The Investigators: Don't Do It! - Action News 5 - Memphis, Tennessee

The Investigators: Don't Do It!

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MEMPHIS, TN -

QUICK NOTES FROM ANDY'S REAL ESTATE & LEGAL SOURCES ON LEASE-PURCHASE AGREEMENTS:

* Insolvent builders or home-sellers often use them to unload homes on the verge of foreclosure.

* They're rarely, if ever, filed with a regulatory agency because there's no title, no mortgage, NO OVERSIGHT.

* Consumers pay too much up front. In a lease-purchase agreement, that money is not a down payment. It is a NON-REFUNDABLE DEPOSIT.

* The better option is a long-term RENTAL agreement with either no money down or a small security deposit, then an OPTION to buy at the end of the agreement.

 


MEMPHIS (WMC TV) - Never sign a lease-purchase agreement on a home. Ever.

 

At least not in this economy, according to Action News 5's legal and real estate sources.

Andrew Kee, broker/property manager and owner of Kee Property Management in Midtown Memphis, said before the housing bubble burst, consumers could trust most lease-purchase agreements. 

In better economic times, Kee said consumers could negotiate an amount up-front, settle on a comfortable monthly lease payment for an acceptable length of time, then the seller would responsibly put the up-front cash in escrow to protect both parties until the lease expired, allowing the escrow to be applied toward a down payment.

Not anymore, said Sapna Raj, managing attorney of the Memphis Fair Housing Center of Memphis Area Legal Services (www.malsi.org, (901) 432-4663).

Raj said now, prospective home-buyers are trying to buy too much house by putting too much money down on a lease-purchase agreement to move in right away. She said those consumers often confuse the money for a down payment or earnest money.

That money, in a lease-purchase agreement, is actually a non-refundable deposit, she said.

"We don't recommend that people enter into lease-purchase agreements precisely because of that," Raj said.

"It's better now to do a long-term rental agreement with an option to buy the house from the owner then it is to put down a lump sum and possibly never get the money back," said Kee.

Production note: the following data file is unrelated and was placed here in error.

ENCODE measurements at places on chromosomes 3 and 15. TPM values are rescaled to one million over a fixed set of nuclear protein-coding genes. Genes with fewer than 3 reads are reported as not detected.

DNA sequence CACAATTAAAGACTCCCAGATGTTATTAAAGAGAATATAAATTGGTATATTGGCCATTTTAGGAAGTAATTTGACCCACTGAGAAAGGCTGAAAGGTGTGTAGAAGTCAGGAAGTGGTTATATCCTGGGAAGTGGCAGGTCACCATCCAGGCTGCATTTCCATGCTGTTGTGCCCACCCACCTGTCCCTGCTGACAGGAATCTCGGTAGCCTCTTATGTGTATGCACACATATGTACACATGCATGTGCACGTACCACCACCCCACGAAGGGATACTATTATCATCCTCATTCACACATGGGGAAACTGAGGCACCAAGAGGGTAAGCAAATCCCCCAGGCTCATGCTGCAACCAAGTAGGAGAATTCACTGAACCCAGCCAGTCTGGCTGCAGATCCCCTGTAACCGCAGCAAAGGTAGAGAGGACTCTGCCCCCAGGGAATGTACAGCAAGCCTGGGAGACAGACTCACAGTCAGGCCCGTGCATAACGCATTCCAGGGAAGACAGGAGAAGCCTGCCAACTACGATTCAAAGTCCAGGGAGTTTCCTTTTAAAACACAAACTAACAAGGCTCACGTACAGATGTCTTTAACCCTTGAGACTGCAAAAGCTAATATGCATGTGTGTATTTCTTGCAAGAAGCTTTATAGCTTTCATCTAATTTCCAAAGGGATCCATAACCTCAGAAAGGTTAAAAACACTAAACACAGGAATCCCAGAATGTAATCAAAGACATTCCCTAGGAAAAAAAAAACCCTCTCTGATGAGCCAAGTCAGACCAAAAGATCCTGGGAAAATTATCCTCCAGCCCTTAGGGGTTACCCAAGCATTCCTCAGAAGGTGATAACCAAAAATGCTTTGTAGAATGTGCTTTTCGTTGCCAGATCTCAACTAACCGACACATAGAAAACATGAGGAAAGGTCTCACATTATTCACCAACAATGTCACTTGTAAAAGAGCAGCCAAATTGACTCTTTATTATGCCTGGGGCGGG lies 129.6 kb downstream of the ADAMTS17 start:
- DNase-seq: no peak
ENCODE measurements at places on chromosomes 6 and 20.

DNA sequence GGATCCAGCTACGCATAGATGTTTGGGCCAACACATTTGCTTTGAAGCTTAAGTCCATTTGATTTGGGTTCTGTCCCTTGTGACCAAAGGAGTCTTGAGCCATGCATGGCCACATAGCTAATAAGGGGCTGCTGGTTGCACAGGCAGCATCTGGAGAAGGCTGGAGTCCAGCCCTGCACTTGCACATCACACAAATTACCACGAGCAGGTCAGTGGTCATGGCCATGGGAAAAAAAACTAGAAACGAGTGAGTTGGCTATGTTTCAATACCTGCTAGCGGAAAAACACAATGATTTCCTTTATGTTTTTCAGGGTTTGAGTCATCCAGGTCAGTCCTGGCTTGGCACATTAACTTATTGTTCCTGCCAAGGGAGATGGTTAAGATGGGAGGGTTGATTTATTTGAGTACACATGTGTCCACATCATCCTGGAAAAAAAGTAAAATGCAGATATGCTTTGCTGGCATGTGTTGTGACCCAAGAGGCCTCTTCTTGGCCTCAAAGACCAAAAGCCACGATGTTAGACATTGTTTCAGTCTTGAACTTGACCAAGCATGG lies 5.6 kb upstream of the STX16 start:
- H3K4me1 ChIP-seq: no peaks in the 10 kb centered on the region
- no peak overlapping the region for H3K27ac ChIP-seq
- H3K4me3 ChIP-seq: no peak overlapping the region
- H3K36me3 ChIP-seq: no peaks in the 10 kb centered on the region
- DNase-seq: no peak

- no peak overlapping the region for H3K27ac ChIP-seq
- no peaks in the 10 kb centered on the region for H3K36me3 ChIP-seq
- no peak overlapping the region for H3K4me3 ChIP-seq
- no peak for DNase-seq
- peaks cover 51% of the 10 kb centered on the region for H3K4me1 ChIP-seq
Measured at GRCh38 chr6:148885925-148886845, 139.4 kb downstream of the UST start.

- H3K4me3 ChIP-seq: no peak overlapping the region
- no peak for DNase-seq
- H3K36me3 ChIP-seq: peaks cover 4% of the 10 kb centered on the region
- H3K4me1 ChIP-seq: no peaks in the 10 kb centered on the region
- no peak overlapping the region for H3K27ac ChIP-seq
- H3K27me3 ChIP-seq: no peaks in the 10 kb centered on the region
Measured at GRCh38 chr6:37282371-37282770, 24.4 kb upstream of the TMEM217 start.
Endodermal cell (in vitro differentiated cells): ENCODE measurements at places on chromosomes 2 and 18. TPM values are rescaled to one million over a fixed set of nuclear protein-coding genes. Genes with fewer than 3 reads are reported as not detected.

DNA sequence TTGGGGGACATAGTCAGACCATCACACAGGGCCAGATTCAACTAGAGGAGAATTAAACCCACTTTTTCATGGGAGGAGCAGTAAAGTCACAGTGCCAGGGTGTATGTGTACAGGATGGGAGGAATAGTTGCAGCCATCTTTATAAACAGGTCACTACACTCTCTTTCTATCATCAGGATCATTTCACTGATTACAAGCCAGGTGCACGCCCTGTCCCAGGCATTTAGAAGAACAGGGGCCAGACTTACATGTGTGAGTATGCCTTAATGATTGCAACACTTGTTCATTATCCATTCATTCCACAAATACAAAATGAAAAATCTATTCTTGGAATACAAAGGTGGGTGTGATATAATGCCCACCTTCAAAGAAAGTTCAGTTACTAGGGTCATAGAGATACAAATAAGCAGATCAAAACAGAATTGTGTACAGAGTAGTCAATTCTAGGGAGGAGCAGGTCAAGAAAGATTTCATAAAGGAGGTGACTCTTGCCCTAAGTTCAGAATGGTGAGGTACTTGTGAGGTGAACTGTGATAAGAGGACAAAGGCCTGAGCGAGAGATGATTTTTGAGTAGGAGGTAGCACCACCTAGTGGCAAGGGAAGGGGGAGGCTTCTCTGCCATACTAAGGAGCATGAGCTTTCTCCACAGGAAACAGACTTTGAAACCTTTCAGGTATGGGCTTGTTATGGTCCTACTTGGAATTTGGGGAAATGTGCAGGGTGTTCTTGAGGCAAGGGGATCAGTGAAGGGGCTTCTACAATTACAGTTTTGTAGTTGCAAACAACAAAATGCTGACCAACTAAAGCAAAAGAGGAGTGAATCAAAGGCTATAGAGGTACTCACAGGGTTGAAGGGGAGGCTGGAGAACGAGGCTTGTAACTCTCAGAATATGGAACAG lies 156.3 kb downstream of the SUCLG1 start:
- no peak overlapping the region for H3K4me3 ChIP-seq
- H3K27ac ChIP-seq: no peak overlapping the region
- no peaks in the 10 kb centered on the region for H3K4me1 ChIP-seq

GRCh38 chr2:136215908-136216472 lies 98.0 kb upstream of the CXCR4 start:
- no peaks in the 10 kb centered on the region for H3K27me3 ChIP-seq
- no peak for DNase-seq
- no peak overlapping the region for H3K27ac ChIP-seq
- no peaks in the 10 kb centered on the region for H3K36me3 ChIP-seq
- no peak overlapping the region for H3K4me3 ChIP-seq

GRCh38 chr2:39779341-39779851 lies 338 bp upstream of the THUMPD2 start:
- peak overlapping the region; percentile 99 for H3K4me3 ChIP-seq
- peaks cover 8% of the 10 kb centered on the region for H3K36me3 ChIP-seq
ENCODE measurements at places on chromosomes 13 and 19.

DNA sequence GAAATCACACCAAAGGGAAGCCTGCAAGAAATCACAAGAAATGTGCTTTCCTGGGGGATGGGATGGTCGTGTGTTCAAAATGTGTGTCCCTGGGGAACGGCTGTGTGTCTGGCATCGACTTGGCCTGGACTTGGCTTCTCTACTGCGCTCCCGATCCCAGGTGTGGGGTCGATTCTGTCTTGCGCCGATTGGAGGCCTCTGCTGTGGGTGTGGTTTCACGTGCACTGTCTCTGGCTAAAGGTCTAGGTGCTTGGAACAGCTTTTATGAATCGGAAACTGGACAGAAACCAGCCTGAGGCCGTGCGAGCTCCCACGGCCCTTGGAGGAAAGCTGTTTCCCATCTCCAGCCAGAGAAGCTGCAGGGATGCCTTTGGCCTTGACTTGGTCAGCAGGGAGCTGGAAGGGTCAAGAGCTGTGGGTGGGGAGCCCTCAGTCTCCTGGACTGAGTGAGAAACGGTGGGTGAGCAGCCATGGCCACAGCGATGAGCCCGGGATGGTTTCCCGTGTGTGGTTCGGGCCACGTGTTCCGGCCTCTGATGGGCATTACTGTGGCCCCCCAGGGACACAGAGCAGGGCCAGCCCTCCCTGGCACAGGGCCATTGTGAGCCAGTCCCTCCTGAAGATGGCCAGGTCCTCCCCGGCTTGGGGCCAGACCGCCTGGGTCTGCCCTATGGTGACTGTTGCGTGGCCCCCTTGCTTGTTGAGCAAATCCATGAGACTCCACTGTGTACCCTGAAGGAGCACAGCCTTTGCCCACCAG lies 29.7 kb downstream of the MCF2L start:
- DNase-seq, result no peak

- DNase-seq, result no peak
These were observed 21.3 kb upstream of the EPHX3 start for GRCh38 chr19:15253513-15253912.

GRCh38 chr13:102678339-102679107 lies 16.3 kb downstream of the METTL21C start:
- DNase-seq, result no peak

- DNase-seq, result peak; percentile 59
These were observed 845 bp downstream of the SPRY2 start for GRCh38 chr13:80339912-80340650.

Viviana and Alex Cifuentes of Bartlett, TN, negotiated a lease-purchase agreement with John Porter of Precision Equity Homes in Collierville, TN.

The Cifuentes agreed to pay $8,000 down on the home Porter's company built at 8759 Stony Glen Drive in Bartlett's Brunswick Village, a development of Precision Equity Homes.

Agreeing to reasonable monthly lease terms as well as a furniture purchase from Porter, the Cifuentes moved into the home in January to start the lease, which officially began Feb. 1, according to the agreement.

March 10, the Cifuentes received the first foreclosure notice from the bank that Porter and Precision Equity Homes had defaulted on the mortgage.

"Definitely, his intention was to be able to get this money, and then the house was going to go into foreclosure," said Viviana.

"We were played and totally used by Precision Equity Homes," added Alex.

Court records revealed Precision Equity Homes defaulted on three of its homes, all in the Brunswick Village development, since last summer. At least three banks - First Citizens National Bank, First Capital Bank and Community Bank, North Mississippi - have sued Porter and Precision Equity Homes for breach of contract. Porter denied the allegations in responses to the suits filed by his attorneys.

Porter declined the Action News 5 Investigators' request for an on-camera interview. In a written statement, he said the Cifuentes defaulted first on the lease-purchase agreement when their March 1 rent check was returned for insufficient funds.

Porter's statement didn't acknowledge the bank's first foreclosure notice, which arrived nine days later.

Porter's statement goes on to say he believes despite the foreclosure, the Cifuentes would be protected under the federal Protecting Tenants at Foreclosure Act of 2009. It allows tenants to remain in properties that fall into foreclosure for the remaining term of the leases, as long as they signed the lease agreements before the first notices of foreclosure.

"I also believe that it is in the best interest of both (the bank) and the Cifuentes that they be allowed to stay in the residence," Porter said in his statement. "If (the bank) would honor the lease, the residence would not deteriorate as most foreclosures do, and there is a good possibility that the Cifuentes would be in a position to purchase the property later."

After Action News 5's inquiry into the case, Porter paid the Cifuentes an undisclosed cash settlement. The family will attempt to use that money to negotiate a new agreement with the property's current owner, Regions Bank. 

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